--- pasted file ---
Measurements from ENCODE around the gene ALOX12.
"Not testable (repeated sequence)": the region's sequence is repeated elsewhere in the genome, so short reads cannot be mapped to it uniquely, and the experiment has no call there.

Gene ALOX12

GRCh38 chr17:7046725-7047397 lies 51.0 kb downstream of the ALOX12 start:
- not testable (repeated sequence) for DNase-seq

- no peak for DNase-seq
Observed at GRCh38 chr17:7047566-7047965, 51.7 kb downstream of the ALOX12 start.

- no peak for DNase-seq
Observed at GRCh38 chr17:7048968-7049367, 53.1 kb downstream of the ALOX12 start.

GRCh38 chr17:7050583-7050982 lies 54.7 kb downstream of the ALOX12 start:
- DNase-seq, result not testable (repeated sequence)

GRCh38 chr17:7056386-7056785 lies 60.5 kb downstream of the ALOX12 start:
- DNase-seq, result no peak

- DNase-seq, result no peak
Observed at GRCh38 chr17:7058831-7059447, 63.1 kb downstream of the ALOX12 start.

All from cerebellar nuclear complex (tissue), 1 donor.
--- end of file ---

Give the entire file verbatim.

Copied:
Measurements from ENCODE around the gene ALOX12.
"Not testable (repeated sequence)": the region's sequence is repeated elsewhere in the genome, so short reads cannot be mapped to it uniquely, and the experiment has no call there.

Gene ALOX12

GRCh38 chr17:7046725-7047397 lies 51.0 kb downstream of the ALOX12 start:
- not testable (repeated sequence) for DNase-seq

- no peak for DNase-seq
Observed at GRCh38 chr17:7047566-7047965, 51.7 kb downstream of the ALOX12 start.

- no peak for DNase-seq
Observed at GRCh38 chr17:7048968-7049367, 53.1 kb downstream of the ALOX12 start.

GRCh38 chr17:7050583-7050982 lies 54.7 kb downstream of the ALOX12 start:
- DNase-seq, result not testable (repeated sequence)

GRCh38 chr17:7056386-7056785 lies 60.5 kb downstream of the ALOX12 start:
- DNase-seq, result no peak

- DNase-seq, result no peak
Observed at GRCh38 chr17:7058831-7059447, 63.1 kb downstream of the ALOX12 start.

All from cerebellar nuclear complex (tissue), 1 donor.